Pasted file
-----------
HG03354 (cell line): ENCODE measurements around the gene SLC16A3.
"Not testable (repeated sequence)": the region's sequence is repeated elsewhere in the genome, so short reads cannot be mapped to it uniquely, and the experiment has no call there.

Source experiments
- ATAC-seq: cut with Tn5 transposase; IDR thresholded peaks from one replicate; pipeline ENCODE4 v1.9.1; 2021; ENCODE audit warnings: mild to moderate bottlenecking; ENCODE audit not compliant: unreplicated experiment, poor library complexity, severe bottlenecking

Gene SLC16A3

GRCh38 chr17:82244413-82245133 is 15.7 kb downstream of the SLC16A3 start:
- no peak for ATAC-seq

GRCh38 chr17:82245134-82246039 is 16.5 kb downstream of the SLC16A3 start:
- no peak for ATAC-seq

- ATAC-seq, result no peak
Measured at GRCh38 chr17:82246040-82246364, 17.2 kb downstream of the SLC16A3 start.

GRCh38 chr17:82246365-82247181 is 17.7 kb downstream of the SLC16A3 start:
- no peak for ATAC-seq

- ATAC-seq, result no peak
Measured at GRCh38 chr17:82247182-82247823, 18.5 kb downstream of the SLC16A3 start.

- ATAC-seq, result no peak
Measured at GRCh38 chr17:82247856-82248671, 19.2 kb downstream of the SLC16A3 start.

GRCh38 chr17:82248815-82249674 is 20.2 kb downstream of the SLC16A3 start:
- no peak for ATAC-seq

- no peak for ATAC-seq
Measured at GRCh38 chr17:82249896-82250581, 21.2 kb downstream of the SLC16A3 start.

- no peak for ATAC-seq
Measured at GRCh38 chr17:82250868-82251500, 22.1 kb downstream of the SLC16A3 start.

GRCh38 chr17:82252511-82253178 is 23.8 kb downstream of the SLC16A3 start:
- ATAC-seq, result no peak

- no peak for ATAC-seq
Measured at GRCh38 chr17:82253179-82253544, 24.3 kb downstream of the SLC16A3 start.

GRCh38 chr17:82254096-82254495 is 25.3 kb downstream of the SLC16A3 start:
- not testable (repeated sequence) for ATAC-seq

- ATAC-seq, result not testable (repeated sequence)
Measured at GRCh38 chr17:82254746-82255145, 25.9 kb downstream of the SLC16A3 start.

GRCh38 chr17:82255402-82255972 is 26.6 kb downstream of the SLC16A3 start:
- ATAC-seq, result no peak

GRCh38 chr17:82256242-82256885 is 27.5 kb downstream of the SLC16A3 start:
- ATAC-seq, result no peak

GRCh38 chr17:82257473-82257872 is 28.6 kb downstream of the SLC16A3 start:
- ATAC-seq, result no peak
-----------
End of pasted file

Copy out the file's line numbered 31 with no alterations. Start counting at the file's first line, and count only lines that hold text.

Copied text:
Measured at GRCh38 chr17:82254746-82255145, 25.9 kb downstream of the SLC16A3 start.